In Nature There is Life, And it Wants You to Join - On Seasons

In fact, if you could forget mortality, and that used to be easier here than in most places, you could really believe that time is circular, and not linear and progressive as our culture is bent on proving. Seen in geological perspective, we are fossils in the making, to be buried and eventually exposed again for the puzzlement of creatures of later eras.
— Wallace Stegner

Spring is finally showing its face. Slowly. The signs of the season to come are revealing themselves.

From sprouts surfacing from the soil -

To trees progressively clothing themselves again -

From the birds who are participating in their yearly choirs of chirping in attempt to find a counterpart to participate with in the mystery of creation -

To the worms who are slowly slithering through the soil after their seasonal slumber -

This is the time of year when grass shifts from a brown and trodden shag carpet to a blanket of green that hosts an appearance similar to an early 2000’s haircut -

The time of year when the steady contrast of sunny days and rainy ones yield the consistent image of life forming - 

It is this time of year when it becomes evident that we, through being participants in this mysterious gift of life, are a part of a very cyclical reality. 

And yet we worry.

About flying in planes.

About grades.

About the future.

About what clothes to wear.

About our hair.

About whose theology and worldview is right.

And whose is wrong.

Meanwhile the world steadily progresses forward. Welcoming us along if we chose, into a reality where worry weens itself away. 

Inviting us into the recognition that in due time, we will be the nutrients in the ground providing that beauty all around us. 

The same beauty that our worry often inhibits us from seeing. 

I’ve become aware recently of the overwhelming effect the seasons can have on the body. It’s made me consider what life would look like if humans were to look at time as a yearly cycle rather than a timeline of start and end. 

This winter I was overcome with seasonal affective disorder more than I had ever experienced. And now, as I hear the birds call out for lovers and watch the flowers flaunt their colors, I’m filled with overwhelming joy. 

Summer, in years past, and I hope this year, I will steadily exist with abundant life. My existence being full and sustained (as long as I consume enough water… We are plants!!!) …

As autumn arrives I assume I’ll shed away the past year and fall into a melancholy of the life that flourished in the seasons prior. But I’ll do it in a way that allows me to reflect in a beautiful sort of way. A way similar to the trees as they let the leaves that clothed them put on their best colors before falling away come late October.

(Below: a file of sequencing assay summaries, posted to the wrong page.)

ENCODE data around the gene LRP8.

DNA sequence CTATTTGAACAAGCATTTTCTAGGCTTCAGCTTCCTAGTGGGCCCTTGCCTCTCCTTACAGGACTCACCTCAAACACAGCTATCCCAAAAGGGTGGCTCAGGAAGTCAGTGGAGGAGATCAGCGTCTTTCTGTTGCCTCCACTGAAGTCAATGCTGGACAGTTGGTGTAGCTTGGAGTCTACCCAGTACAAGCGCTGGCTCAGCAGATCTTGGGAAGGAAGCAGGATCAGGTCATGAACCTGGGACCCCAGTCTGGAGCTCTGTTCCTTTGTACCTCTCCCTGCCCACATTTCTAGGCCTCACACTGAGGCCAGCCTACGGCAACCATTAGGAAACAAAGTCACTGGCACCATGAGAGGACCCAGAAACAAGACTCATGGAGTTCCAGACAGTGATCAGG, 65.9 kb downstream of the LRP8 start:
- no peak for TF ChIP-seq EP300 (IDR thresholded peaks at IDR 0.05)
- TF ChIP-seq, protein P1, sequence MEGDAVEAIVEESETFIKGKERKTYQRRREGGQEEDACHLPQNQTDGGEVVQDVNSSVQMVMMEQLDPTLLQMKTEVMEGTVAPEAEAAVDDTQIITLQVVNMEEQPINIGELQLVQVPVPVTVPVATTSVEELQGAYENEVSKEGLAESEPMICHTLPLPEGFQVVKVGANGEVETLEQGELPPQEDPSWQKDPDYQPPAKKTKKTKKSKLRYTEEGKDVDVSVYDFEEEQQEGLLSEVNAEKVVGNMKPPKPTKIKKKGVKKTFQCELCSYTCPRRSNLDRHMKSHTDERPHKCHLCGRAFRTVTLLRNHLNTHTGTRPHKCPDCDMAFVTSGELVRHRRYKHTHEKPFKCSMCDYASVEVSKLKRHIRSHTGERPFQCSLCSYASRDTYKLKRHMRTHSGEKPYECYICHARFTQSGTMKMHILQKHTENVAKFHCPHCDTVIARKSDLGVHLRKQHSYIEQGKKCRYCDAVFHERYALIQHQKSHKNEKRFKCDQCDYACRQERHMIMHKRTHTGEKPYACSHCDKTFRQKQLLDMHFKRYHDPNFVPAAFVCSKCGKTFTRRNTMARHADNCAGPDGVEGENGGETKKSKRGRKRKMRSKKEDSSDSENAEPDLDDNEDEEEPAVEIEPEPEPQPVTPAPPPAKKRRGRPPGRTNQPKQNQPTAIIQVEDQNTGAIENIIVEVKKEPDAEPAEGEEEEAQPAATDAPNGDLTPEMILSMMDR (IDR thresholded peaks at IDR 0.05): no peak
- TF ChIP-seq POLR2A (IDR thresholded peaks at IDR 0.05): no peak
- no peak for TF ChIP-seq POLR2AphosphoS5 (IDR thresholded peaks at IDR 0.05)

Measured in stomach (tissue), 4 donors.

If humans were to give ourselves to the cyclical nature of life that is occurring in every living thing around us, could it be that we could shed all the needless worry that hounds us? 

A bird brings forth life in the spring, lives fervently in the summer, prepares for the coming season in autumn, and then finds ways to sustain its life in the winter. 

Every year it does this. As do the flowers and the trees and the foxes and the bears and the raccoons. Until they die. 

I’ve met quite a few animals and plants in my day and not a single one of them expressed to me worry about getting prescribed the right medicine. 

How funny that we have pushed the worries we have on nature through fertilizers and wildlife veterinarians. 

Life is cyclical. With every cycle we evolve and learn a little more. Progressing forward to a place of greater understanding. But it’s cyclical nonetheless. Worry is pushback to the natural unfolding narrative of life. 

We try and progress to create places of more beauty and potential. But the places that provide us the clearest evidence of beauty and potential are those natural environments that year after year simply exist. 

Places like deep midwest forests.

Places like the wild Sierra Nevada mountains, acting as the spine of the west coast.

Places like the swampy marshlands of the everglades, who have remained so steadily the same over the years that dinosaurs still exist there. 

As Matthew 6:25-34 says - Nature - the birds and the the flowers - are all clothed in beauty and have stomachs full and they shed not a single minute of their time worrying how that will come to be.

Give yourself to this season of spring. Sing with joy alongside the birds. Clothe yourself in bright and beautiful colors. Find ways to grow. 

You and I are simply stardust. Comprised into a beautiful and breathing being, yes. But nothing more than a puzzle piece put together by the natural world that is simply existing all around us. Maybe its time for us to try and exist with it.

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